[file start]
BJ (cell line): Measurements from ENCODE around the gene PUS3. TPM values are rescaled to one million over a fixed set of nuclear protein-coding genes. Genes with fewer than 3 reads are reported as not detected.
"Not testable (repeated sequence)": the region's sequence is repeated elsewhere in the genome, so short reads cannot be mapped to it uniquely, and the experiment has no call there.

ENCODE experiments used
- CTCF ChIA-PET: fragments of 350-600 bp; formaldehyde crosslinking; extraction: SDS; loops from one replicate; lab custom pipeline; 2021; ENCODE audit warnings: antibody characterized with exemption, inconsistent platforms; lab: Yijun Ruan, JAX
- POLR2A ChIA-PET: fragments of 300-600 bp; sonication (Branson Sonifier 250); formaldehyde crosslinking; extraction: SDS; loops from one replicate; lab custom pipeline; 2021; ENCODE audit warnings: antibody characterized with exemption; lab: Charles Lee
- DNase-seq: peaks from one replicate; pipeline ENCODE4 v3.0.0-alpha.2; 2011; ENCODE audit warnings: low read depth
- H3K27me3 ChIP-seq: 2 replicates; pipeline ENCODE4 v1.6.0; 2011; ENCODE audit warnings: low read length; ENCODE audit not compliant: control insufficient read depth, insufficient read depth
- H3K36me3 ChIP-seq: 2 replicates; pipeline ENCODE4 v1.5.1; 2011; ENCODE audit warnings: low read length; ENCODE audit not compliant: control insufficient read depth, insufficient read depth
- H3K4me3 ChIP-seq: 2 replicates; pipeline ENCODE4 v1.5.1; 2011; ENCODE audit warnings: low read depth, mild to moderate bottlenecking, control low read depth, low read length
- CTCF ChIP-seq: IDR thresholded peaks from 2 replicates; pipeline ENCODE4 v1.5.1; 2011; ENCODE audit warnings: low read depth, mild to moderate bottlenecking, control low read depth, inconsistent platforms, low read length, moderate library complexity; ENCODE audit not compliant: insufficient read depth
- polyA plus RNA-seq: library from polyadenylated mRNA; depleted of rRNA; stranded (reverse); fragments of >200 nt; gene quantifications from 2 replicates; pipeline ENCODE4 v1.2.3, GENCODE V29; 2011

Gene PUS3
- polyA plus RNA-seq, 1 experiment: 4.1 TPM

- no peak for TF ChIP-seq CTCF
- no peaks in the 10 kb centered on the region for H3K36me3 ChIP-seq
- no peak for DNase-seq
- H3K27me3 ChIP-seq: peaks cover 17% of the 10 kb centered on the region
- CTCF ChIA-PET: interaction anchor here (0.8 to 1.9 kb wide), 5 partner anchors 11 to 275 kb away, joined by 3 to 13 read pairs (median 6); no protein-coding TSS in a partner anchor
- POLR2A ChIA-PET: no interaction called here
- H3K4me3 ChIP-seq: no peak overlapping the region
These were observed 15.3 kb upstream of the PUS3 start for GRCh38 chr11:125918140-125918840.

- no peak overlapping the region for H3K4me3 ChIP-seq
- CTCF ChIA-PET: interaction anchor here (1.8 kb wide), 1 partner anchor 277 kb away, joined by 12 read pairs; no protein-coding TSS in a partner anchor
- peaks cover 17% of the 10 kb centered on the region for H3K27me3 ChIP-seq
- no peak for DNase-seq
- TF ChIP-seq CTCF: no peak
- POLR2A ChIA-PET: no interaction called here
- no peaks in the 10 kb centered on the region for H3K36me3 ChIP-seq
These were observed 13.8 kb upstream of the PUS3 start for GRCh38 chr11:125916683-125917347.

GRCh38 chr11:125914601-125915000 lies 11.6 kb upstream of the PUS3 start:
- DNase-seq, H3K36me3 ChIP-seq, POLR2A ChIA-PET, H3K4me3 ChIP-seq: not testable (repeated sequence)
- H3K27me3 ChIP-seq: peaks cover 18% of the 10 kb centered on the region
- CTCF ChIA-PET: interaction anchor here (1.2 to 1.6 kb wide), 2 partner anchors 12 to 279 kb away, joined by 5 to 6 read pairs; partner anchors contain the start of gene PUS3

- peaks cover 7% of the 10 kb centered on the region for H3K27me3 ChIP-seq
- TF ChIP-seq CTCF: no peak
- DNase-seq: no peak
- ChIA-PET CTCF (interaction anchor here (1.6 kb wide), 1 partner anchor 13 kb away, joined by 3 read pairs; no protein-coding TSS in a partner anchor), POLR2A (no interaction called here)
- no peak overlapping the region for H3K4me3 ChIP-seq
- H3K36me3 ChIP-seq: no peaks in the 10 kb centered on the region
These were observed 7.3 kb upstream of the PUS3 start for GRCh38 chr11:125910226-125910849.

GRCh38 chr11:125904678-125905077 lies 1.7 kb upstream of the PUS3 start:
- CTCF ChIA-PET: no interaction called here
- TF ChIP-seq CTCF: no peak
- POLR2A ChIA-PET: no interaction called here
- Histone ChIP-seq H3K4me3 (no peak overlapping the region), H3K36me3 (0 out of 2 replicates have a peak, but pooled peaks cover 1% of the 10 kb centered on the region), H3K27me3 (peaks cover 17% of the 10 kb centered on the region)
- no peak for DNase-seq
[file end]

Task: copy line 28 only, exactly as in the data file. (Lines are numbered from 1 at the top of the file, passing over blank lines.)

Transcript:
- no peaks in the 10 kb centered on the region for H3K36me3 ChIP-seq